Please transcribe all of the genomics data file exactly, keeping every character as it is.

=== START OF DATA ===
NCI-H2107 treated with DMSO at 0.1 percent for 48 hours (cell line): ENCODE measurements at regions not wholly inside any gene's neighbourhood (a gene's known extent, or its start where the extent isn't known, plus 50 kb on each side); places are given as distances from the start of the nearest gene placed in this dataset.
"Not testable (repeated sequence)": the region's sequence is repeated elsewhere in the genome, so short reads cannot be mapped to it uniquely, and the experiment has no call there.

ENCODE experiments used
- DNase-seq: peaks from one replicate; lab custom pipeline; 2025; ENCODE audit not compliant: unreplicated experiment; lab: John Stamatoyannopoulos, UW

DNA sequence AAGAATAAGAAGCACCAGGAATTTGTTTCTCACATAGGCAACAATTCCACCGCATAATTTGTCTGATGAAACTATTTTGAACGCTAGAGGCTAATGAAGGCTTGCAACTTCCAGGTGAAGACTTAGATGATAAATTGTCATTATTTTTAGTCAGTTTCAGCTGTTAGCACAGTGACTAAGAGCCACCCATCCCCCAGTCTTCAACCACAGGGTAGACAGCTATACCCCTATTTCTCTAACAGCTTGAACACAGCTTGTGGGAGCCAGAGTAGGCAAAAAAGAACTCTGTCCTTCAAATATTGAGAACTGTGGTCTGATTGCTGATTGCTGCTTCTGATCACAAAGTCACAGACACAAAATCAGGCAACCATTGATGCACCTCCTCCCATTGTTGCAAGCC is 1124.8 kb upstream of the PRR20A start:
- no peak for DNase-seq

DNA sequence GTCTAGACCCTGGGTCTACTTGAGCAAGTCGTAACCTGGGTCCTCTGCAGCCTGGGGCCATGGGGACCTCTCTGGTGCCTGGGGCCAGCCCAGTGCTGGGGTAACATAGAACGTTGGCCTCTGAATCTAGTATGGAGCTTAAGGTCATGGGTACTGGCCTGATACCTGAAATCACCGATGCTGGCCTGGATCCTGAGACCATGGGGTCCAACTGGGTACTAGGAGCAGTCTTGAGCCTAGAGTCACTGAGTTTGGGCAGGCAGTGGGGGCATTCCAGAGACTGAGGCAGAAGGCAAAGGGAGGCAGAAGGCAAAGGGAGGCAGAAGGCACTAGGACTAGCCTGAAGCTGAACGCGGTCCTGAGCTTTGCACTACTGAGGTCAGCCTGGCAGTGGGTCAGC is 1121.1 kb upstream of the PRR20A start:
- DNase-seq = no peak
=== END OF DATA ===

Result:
NCI-H2107 treated with DMSO at 0.1 percent for 48 hours (cell line): ENCODE measurements at regions not wholly inside any gene's neighbourhood (a gene's known extent, or its start where the extent isn't known, plus 50 kb on each side); places are given as distances from the start of the nearest gene placed in this dataset.
"Not testable (repeated sequence)": the region's sequence is repeated elsewhere in the genome, so short reads cannot be mapped to it uniquely, and the experiment has no call there.

ENCODE experiments used
- DNase-seq: peaks from one replicate; lab custom pipeline; 2025; ENCODE audit not compliant: unreplicated experiment; lab: John Stamatoyannopoulos, UW

DNA sequence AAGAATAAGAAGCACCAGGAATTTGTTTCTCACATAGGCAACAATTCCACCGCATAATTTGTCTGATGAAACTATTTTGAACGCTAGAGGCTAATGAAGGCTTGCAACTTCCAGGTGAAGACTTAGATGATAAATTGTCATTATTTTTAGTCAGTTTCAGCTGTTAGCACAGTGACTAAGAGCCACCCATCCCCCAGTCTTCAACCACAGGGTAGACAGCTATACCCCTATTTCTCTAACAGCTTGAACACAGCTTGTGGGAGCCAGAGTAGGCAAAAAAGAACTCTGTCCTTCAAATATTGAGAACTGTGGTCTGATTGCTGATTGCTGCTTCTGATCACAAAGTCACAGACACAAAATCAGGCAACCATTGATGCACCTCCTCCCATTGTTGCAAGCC is 1124.8 kb upstream of the PRR20A start:
- no peak for DNase-seq

DNA sequence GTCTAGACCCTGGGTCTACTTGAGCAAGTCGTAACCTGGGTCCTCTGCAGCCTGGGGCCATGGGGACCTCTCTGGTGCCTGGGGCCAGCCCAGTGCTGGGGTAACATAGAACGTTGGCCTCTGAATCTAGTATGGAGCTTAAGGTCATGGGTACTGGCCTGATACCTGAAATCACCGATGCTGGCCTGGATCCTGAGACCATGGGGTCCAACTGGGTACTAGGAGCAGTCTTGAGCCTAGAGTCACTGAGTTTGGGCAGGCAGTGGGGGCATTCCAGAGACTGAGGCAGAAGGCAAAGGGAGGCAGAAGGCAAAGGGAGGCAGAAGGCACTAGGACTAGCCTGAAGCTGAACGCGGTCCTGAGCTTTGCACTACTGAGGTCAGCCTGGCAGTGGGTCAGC is 1121.1 kb upstream of the PRR20A start:
- DNase-seq = no peak